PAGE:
Quaker Valley teacher visits Kenya to help improve education
Seeing a friend's photos of children in Kenya moved Stacy Tessaro to want to visit the African country.
“My heart just went out to the children,” said Tessaro, 53 of McCandless.
The Quaker Valley Middle School science teacher went to Kenya in June to learn about its education system and find out if there was anything long term she could do to help improve education there.
She stayed in the coastal town of Ukunda with her friend Maria Allewelt of Marshall, the founder of Reflecting God's Grace Ministries, which helps children and women in Kenya.
Allewelt was able to arrange her visits to five schools.
“There's a lot of economic struggle there … Kenyans really value education. They do definitely see it as the way out of poverty,” Tessaro said.
There is a lot of pressure on students there because they must take tests that determine the quality of the high school they will attend, and in high school take tests that determine if they can go to college and how much financial aid they get, Tessaro said.
Students who don't do well on the tests for high school could end up in a school where classes have 60 students and the library has no books, she said.
“The tests pretty much just focus on memorization,” she said. “Students are taught how to do well on the test but not how to think or to problem solve.”
Classes don't involve the number of hands-on activities those in the United States do, Tessaro said.
By the end of the school year, Tessaro said, her seventh-graders have dissected 11 things, culminating with a cow eye, sheep heart and pig kidney.
When she shared photos of her students doing dissections with teachers in Kenya, they said that in their country, students wouldn't have that kind of opportunity until college.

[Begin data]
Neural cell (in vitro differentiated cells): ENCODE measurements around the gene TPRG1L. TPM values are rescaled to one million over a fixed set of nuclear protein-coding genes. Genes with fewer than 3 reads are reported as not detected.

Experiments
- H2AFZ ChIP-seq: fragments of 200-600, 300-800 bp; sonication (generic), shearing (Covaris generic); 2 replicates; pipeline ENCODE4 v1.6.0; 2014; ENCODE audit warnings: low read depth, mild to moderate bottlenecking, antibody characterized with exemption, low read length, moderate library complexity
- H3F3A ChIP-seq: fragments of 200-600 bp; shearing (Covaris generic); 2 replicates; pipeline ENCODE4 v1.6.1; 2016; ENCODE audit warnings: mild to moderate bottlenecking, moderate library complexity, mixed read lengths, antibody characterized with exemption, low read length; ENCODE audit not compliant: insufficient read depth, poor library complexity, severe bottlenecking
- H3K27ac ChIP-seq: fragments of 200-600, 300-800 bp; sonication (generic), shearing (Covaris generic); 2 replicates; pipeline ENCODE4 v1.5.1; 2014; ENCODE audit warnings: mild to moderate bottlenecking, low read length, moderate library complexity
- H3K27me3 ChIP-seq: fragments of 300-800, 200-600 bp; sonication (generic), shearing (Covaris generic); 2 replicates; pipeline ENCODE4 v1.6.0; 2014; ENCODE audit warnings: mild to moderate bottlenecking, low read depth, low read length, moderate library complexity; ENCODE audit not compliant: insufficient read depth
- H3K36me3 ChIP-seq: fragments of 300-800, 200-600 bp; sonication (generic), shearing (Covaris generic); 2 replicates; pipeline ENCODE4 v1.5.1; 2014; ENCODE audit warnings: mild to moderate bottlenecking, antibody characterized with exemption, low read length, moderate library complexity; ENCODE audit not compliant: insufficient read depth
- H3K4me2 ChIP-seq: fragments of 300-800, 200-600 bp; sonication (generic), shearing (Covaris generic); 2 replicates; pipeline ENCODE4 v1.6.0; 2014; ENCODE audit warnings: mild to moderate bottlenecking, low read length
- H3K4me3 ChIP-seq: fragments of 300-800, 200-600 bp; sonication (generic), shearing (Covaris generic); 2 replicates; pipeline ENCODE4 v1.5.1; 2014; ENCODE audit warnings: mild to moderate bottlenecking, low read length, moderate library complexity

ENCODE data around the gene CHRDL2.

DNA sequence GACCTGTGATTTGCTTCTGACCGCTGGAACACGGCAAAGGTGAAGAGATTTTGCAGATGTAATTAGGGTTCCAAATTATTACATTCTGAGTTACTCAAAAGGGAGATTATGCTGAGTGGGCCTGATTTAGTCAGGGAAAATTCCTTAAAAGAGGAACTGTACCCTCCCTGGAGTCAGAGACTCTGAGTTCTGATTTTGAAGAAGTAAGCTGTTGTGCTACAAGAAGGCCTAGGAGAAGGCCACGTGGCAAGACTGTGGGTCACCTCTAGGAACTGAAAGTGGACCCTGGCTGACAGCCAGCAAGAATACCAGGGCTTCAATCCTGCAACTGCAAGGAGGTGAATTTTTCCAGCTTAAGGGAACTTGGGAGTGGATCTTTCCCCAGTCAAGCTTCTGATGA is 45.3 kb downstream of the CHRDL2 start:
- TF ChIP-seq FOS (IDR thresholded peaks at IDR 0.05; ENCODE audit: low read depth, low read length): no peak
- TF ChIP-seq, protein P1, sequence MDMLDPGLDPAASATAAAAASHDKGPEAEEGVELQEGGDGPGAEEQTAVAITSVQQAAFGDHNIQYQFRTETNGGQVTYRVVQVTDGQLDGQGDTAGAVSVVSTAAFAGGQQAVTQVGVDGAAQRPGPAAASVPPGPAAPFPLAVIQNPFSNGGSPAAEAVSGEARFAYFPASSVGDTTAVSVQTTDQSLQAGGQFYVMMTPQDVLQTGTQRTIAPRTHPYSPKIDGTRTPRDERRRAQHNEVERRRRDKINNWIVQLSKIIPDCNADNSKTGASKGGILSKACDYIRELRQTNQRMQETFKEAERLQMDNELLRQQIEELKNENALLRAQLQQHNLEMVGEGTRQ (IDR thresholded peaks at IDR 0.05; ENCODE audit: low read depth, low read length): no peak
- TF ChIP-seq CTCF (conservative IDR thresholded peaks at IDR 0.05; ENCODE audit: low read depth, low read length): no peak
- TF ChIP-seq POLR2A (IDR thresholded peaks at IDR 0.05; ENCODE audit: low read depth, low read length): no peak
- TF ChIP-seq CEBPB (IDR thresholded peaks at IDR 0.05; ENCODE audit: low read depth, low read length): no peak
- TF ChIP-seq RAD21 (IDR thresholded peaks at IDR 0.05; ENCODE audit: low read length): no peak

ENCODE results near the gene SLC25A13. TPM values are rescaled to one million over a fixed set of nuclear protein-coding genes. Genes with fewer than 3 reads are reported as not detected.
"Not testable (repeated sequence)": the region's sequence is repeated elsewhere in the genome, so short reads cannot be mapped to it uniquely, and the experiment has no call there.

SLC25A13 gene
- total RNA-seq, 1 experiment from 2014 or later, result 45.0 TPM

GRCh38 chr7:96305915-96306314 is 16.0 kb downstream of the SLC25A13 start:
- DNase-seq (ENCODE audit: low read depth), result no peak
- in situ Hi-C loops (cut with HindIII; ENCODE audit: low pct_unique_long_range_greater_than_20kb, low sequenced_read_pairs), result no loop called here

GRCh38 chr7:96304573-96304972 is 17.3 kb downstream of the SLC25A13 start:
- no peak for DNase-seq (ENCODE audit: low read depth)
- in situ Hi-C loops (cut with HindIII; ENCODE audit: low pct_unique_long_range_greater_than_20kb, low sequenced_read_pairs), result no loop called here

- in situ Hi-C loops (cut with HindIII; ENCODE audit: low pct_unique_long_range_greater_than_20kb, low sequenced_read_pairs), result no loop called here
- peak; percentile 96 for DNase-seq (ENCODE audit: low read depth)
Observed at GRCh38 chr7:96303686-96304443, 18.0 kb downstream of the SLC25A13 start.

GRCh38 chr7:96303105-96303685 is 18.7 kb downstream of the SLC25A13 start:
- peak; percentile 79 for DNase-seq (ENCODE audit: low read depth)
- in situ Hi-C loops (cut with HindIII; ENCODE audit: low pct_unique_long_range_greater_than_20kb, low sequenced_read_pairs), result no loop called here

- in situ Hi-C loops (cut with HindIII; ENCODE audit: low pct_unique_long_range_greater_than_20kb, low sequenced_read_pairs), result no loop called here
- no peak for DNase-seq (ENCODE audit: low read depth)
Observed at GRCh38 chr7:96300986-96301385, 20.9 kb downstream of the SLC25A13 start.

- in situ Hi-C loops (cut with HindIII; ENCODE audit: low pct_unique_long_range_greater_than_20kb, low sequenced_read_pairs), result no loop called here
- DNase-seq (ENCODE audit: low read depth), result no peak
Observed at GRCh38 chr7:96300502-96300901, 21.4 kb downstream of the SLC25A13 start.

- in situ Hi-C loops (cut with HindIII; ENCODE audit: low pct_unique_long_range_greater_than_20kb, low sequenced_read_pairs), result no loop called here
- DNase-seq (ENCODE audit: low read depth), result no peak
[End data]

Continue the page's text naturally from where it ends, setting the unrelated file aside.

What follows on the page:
Tessaro said that is partly because of the expense of supplies and partly because so much of the curriculum centers on the memorization needed to pass the tests.
High schools are segregated by gender, and Tessaro taught a chemistry class in a boys school and in a girls school.
“The kids could give me definitions, but they didn't understand the concepts,” she said.
She also taught a lesson on metamorphosis in insects and frogs to fourth- and fifth-graders at an elementary school.
The students were behind students in those grades here, which she attributes in part to the fact that the language for school in the former British colony is English, but children frequently don't know English before they start classes.
They typically speak a tribal language or Swahili.
The children essentially start school as English-as-a-second-language students, she said.
Students are well behaved because of the value placed on education and the recognition that it is a privilege, Tessaro said.
Although the country's primary and secondary schools are tuition free, financial issues still can prevent children from attending school, because families need to pay for books and uniforms.
“It's hard to live in Kenya,” Tessaro said.
When she ate lunch with teachers, the meal was beans and corn, she said.
“It's animal corn. It's not even corn we would eat,” she said.
The teachers wanted to know what she eats at home, and it was hard to have that conversation because the Kenyans couldn't imagine not eating corn constantly and the variety of food available to her.
She accompanied a church group to a school library to meet with a group of girls and provide them with feminine-hygiene products because girls often have to miss classes during their periods because they don't have the supplies.
“It was a very large room, and there wasn't a single book,” Tessaro said.
Tessaro's trip wasn't all research.
She said she visited Diani Beach, which was beautiful, and enjoyed seeing animals on a safari and the scenery.
“It was green and flowers and monkeys on the side of the road,” she said.
The country has a lot of natural resources, but most of the people don't benefit, Tessaro said: “There's a few people who are rich and a lot who are poor.”
She said the trip gave her a better understanding of the challenges facing the education system in Kenya but no clear way to help at this point.
Allewelt said she first visited Kenya in 1984 and fell in love with the country and the people.
Later, she and her husband, Gil, lived in Kenya for three years and returned to the United States when he became sick. Since he died in 2011, she has spent time in Kenya each year.
She said that as someone who has spent a lot of time in Kenya, it was interesting to host Tessaro, a first-time visitor.
“It's always interesting if someone comes from a different culture. They see things differently for the first time. Fresh eyes see different things,” Allewelt said.
Madelyn Dinnerstein is a Tribune-Review contributing writer.